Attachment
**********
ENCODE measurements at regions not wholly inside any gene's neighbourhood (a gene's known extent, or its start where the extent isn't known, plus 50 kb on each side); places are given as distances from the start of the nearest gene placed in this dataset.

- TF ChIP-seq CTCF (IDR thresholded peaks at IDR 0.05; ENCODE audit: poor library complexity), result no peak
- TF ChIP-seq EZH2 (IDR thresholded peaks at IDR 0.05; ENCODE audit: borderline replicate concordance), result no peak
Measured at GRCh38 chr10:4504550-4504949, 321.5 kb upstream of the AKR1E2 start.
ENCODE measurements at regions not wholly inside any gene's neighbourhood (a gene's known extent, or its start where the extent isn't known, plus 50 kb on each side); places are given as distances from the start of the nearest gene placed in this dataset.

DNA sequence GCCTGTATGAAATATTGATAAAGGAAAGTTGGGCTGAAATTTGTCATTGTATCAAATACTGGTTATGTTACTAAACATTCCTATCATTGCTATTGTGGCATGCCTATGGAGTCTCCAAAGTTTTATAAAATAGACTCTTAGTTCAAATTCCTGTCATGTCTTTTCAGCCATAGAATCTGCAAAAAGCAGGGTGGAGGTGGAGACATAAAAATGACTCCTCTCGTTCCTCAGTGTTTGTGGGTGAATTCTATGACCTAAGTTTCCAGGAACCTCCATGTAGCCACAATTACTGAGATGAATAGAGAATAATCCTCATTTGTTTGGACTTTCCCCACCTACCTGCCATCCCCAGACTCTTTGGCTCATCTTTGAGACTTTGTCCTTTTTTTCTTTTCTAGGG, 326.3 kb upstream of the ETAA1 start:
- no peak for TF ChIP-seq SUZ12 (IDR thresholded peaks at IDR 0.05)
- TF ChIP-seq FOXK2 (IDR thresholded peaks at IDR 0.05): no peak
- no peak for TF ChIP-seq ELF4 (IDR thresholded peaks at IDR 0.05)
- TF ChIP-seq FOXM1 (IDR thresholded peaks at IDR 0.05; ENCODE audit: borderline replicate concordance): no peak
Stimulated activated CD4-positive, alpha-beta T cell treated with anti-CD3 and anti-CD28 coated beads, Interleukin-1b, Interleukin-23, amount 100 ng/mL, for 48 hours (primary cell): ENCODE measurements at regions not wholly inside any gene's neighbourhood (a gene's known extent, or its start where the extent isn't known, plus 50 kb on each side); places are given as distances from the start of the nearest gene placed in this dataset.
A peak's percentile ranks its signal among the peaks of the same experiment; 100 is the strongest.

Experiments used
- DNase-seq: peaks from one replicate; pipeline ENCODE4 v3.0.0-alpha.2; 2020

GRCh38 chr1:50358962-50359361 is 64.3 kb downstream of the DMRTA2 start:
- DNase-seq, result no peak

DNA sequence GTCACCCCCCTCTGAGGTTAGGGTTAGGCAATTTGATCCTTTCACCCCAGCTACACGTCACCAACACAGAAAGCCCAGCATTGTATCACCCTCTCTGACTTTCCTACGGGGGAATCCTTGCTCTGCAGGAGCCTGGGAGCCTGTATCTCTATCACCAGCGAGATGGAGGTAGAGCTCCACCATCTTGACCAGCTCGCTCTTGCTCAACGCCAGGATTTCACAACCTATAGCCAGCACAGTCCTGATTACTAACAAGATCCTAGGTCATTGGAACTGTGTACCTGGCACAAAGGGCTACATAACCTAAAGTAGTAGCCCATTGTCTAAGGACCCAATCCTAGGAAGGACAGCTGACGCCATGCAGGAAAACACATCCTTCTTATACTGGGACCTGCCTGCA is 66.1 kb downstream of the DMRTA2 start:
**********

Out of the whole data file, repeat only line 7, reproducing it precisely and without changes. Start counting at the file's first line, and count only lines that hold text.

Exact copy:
- no peak for TF ChIP-seq SUZ12 (IDR thresholded peaks at IDR 0.05)